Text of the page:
Every year, more than 2,000 children and teens die in the U.S. from sudden cardiac arrest (SCA). Many of these deaths can be prevented if children and parents recognize the early warning signs of SCA and seek medical attention before a crisis occurs.
Sudden cardiac arrest occurs when the heart suddenly and unexpectedly stops beating due to an abnormality in its electrical pulses. This abnormal rhythm can result in rapid quivering of the heart (ventricular fibrillation) or no heartbeat at all (asystole).
A child who experiences a sudden cardiac arrest loses consciousness, stops breathing or gasps for breath and becomes unresponsive, possibly with shaking (seizure-like) movement. CPR and use of an automated external defibrillation (AED) within two to five minutes of the event can prevent an interruption in blood flow to the brain.
SCA warning signs and symptoms
In as many as half of all cases of sudden cardiac arrests, warning signs and symptoms are present beforehand. But too often they are ignored or misunderstood. Parents and children should be aware of these signs and symptoms and seek medical help immediately when they occur.
Victoria Vetter, MD, MPH, a cardiologist in the Cardiac Center and Medical Director of the Youth Heart Watch program at Children’s Hospital of Philadelphia (CHOP), and Zane Schultz, program coordinator of the Youth Heart Watch program, detail the warning signs and symptoms of sudden cardiac arrest:
- Racing heart rate or heart palpitations
- Dizziness or lightheadedness especially with exercise
- Repeated unexplained fainting
- Fainting when excited, startled, during exercise or right after exercise
- Seizures during or immediately after exercise
- Chest pain or discomfort with exercise
- Excessive shortness of breath or unusual fatigue during exercise (not related to asthma)
Additionally, there are certain factors or genetic predispositions that can increase an individual's risk of SCA — whether they have symptoms or not. These include:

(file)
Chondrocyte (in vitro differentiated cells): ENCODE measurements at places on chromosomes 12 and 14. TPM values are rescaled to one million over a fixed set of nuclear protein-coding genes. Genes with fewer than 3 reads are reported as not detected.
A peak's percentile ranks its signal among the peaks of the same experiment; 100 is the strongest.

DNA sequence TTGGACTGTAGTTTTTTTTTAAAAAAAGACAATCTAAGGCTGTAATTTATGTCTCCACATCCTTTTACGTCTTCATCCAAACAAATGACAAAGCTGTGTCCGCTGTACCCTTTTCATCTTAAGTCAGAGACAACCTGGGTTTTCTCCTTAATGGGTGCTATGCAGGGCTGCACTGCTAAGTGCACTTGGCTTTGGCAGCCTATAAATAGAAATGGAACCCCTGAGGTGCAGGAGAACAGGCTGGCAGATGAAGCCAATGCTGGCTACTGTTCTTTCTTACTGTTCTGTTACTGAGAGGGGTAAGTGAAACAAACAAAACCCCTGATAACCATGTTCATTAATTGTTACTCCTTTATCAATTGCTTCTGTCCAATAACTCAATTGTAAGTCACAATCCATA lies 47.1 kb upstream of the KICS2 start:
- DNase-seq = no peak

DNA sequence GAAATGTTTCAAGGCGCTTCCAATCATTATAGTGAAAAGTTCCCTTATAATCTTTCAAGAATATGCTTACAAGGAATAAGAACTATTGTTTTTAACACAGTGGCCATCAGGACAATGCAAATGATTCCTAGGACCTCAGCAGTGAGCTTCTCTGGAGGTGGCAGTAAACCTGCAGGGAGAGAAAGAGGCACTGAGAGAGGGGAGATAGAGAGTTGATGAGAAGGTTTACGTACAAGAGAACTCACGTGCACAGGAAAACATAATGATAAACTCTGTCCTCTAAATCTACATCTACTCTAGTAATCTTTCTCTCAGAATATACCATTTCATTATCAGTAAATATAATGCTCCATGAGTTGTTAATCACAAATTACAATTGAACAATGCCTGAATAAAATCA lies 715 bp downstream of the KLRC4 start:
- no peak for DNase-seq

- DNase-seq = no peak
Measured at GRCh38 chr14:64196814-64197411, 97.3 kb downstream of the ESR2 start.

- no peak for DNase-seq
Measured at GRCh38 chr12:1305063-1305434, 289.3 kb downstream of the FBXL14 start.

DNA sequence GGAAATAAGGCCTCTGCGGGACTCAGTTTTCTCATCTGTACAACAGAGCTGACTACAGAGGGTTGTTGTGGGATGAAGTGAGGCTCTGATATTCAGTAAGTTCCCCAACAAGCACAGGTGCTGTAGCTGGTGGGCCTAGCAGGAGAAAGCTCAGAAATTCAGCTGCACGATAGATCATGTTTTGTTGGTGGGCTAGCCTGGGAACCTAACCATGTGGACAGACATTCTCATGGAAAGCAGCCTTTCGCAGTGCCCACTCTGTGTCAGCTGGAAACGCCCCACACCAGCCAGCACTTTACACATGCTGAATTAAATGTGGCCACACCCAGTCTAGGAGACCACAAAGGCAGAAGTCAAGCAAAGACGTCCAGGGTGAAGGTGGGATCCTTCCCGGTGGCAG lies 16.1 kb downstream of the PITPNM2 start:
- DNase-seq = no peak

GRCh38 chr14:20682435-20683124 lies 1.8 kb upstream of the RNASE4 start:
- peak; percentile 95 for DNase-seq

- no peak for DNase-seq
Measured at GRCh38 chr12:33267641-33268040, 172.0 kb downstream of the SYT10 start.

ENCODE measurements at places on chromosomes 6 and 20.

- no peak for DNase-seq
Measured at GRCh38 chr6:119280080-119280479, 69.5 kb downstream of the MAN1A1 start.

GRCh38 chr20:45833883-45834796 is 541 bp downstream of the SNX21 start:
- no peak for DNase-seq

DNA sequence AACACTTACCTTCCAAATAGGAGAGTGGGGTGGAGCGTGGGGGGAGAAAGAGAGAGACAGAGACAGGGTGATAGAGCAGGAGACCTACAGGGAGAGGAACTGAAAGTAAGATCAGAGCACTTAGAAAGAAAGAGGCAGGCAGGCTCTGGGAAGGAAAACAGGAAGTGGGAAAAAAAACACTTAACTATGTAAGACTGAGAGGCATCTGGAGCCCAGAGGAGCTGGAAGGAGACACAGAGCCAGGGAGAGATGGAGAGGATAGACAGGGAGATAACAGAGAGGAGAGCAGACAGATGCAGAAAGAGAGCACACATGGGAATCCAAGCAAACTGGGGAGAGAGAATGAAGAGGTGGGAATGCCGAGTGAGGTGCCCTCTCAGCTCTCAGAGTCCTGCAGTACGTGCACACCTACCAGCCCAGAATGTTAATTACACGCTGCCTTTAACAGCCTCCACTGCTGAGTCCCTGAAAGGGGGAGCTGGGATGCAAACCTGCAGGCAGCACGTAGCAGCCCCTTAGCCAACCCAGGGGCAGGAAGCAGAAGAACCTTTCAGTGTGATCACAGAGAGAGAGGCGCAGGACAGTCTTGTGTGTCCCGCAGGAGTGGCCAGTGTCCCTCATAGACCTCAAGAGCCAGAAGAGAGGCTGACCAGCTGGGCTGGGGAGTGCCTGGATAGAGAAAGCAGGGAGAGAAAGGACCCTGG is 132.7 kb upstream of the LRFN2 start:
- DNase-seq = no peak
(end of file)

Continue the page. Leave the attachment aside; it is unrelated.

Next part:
- A family member with unexplained recurrent fainting or seizures.
- A family member who died suddenly before age 50 or a family history of sudden unexplained infant death, drowning, or unexplained motor vehicle accidents.
- Family history of heart disease or abnormalities, such as coronary artery disease, heart rhythm disorders (including long QT syndrome or Brugada syndrome), congenital heart defects, heart failure or cardiomyopathy (dilated or hypertrophic).
- Personal history of congenital or acquired heart disease or abnormalities.
- Use of drugs such as cocaine, illegal inhalants, “recreational” or club drugs.
Suspect an SCA? What you can do
If your child has any of the warning signs of sudden cardiac arrest, make an immediate appointment with your pediatrician or take your child to an emergency department if the symptom just occurred.
If your child has any of the hereditary or lifestyle risk factors for SCA, ask your pediatrician for a referral to a pediatric cardiologist. The cardiologist can perform a thorough cardiac examination on your child and recommend next steps, which could include regular monitoring, lifestyle changes, medication initiation or other interventions.
Your family’s awareness of SCA warning signs — and your child’s ability to recognize them and come to you with concerns — could make the difference between life and death.
Contributed by: Victoria Vetter, MD, MPH, and Zane Schultz